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How to Write a Personal Statement


A Simple Start to Writing an Autobiographical

or Personal Essay for Scholarships


DOs & DON'Ts

The intent of the autobiographical or personal essay is to allow the scholarship committee to know you better. It is not easy to stare at a blank page and know, where to begin? What to include? What not to include? If you are feeling stuck, consider these three suggestions:

  • DO NOT start your essay with information that can be found elsewhere on your application or transcript. Try not to repeat information that the scholarship committee has already reviewed.
  • DO consider starting with a quotation that is meaningful to you, or a familiar saying that guides you. This will help focus your writing on what is important to you.
  • DO talk about your goals, past achievements, past failures and what you learned from them. You can also highlight volunteer or work experiences, campus involvement, and/or relationships that have guided your development as a student.



Begin drafting your personal essay with a simple outline. You can write paragraphs about each main point by adding examples and supporting statements. Here is a sample outline:

I. Who are you?

Personal Characteristics

  • Strengths & weaknesses
  • Obstacles overcome or currently confronting

Educational and Career Goals

  • Why have you selected your major?
  • What is your ultimate educational goal - A.A., B.A., M.A., or Ph.D.?
  • What are your career aspirations?
  • How will your education assist you in achieving your career goals?

Important Involvement/Activities

  • What are you involved with, and why are these activities important to you?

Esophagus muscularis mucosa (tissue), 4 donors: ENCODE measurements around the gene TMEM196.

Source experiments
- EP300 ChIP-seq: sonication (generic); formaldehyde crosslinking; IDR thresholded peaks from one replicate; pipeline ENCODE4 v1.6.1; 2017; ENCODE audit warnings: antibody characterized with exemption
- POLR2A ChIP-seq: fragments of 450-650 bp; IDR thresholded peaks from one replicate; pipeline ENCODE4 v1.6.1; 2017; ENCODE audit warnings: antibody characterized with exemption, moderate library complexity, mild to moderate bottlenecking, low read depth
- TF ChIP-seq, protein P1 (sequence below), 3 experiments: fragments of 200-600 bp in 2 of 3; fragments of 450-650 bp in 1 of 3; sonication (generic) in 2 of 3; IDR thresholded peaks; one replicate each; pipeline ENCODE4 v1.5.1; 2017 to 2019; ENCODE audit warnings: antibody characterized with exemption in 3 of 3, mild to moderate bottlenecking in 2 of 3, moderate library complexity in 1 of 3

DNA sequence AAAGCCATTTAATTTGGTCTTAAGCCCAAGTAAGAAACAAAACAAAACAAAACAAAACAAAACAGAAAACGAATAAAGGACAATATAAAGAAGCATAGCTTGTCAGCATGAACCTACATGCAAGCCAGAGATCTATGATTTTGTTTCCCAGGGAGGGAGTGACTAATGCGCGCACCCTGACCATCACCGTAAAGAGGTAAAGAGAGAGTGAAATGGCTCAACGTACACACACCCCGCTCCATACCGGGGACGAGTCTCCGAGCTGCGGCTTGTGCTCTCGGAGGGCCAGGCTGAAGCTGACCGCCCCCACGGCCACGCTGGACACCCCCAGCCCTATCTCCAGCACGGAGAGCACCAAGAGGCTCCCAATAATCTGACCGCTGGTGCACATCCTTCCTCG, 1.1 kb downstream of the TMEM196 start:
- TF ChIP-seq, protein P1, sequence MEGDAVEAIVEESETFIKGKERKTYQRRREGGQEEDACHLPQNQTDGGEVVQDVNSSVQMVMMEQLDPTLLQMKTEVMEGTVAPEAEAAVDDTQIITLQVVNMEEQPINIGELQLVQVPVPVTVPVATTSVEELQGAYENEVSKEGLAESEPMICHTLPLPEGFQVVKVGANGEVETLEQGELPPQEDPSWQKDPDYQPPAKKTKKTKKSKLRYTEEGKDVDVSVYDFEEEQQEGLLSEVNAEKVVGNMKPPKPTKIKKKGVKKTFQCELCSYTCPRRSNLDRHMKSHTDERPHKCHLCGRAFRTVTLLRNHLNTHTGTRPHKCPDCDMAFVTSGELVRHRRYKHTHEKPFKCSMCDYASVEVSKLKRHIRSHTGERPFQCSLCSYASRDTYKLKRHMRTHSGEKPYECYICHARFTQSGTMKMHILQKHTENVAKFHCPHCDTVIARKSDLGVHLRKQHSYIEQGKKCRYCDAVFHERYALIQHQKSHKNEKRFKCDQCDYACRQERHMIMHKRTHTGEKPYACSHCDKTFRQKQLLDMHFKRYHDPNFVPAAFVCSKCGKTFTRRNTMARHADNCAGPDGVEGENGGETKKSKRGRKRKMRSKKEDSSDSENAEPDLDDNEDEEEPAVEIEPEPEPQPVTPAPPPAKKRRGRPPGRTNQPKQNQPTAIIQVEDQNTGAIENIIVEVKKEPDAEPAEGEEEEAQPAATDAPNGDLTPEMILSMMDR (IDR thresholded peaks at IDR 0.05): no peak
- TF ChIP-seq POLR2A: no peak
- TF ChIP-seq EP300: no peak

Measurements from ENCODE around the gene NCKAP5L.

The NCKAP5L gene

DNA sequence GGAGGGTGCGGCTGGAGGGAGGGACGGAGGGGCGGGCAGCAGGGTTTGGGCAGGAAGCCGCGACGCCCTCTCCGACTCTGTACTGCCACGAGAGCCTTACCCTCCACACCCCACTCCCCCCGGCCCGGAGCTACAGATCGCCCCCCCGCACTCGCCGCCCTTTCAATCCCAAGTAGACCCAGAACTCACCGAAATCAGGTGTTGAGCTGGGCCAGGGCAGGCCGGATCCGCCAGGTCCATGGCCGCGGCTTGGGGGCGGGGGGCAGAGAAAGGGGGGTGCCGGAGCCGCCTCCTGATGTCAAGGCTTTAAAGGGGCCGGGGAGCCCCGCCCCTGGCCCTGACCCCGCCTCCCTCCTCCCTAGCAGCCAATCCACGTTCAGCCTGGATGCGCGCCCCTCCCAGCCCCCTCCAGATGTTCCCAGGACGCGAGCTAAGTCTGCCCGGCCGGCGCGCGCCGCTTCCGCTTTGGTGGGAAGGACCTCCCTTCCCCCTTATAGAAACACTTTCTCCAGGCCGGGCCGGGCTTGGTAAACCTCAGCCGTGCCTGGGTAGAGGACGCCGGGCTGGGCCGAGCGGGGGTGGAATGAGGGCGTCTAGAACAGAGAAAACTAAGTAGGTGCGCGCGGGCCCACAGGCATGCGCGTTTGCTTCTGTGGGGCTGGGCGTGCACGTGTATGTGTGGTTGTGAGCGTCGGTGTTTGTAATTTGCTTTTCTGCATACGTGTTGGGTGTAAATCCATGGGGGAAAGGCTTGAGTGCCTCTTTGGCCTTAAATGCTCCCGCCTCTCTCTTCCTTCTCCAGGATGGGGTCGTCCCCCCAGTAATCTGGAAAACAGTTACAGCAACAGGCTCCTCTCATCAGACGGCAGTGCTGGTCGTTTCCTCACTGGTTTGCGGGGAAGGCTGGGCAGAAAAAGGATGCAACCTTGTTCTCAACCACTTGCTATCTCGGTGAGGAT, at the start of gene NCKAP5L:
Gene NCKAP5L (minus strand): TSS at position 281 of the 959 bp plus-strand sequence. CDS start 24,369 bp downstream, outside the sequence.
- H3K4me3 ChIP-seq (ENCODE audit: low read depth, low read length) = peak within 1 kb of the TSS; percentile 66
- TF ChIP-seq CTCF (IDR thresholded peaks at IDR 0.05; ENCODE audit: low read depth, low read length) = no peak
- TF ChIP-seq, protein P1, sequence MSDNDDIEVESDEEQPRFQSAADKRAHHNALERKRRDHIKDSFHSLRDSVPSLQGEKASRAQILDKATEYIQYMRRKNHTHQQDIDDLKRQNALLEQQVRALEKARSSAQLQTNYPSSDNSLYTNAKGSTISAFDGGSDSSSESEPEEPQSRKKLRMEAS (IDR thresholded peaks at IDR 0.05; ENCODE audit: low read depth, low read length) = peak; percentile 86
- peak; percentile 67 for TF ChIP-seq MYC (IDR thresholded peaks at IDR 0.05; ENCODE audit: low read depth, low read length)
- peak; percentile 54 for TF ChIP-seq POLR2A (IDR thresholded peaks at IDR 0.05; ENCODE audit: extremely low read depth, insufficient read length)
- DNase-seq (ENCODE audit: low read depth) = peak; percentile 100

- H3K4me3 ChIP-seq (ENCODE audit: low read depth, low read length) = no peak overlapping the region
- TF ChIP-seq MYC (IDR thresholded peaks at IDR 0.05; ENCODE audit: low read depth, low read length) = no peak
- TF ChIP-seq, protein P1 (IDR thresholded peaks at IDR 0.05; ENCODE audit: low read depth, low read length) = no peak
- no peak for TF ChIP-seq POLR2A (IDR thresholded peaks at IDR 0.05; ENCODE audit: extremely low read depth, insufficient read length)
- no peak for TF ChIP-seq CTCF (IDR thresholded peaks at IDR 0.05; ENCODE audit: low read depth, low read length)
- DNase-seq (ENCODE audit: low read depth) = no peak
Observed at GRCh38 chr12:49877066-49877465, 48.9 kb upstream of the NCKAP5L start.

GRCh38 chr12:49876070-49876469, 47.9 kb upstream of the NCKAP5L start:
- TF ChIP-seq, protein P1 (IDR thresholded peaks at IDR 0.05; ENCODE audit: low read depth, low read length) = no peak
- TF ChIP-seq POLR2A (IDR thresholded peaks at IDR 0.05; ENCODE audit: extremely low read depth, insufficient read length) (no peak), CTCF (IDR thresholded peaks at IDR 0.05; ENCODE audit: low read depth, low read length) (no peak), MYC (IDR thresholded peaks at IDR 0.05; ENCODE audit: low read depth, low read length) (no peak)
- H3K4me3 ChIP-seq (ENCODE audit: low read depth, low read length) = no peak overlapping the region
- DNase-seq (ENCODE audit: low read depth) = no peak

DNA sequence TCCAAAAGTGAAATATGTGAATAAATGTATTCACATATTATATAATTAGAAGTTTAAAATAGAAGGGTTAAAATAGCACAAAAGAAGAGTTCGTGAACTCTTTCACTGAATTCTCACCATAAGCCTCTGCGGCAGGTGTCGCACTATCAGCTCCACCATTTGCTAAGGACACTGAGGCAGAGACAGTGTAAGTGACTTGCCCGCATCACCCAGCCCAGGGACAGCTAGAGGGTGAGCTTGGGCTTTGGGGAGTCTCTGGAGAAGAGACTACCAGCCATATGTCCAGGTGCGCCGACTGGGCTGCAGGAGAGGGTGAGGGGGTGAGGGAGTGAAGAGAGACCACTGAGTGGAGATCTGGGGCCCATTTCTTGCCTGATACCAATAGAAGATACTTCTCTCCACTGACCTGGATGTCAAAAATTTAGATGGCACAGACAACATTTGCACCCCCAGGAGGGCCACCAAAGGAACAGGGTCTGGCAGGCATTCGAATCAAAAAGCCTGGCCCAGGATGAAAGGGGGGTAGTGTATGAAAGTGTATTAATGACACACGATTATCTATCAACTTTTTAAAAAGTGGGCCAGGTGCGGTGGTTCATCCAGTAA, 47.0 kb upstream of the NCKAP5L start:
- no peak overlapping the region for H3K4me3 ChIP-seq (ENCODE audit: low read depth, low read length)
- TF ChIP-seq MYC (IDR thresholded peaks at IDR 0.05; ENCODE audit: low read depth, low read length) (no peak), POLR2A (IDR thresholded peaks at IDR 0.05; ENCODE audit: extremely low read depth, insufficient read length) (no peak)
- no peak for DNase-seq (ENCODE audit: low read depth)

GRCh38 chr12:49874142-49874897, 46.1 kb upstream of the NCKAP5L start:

• How are you involved?


  • Where do you show your leadership – on campus, at work, in an organization?
  • Include examples that highlight your leadership skills

II. Why should you be awarded this scholarship?

  • What do you have to offer the donor: Are they making an investment in a successful, contributing member of society? Will you be a good example or role model to others in your community?
  • ​How will you use the scholarship?  Rather than saying, "I need the money," tell the selection committee how it will help further your ​education. For example, you might write "This scholarship will be used to purchase the extra supplies needed especially for my major," or; "In addition to assisting with tuition and fees, I hope that being awarded this scholarship recognition could also enhance my application for an internship in my field of study."  

III. Write an opening paragraph, and a closing paragraph​​

  • ​​​Now that you have a draft of your essay, make sure you have an opening paragraph introducing your theme or thoughts, and a closing paragraph concluding that theme or thoughts. This will help your essay read like a well-framed message, and not a string of different items with no framework holding it together. ​  ​​
​ ​ IV. Proofread. Wait 24-hours -- then proofread again!

  • ​​​It is amazing how quickly you can catch a misspelling or typo the next day. Give yourself time to check your essay one last time. ​
​ ​ V. Submit your essay and application -- Good Luck!​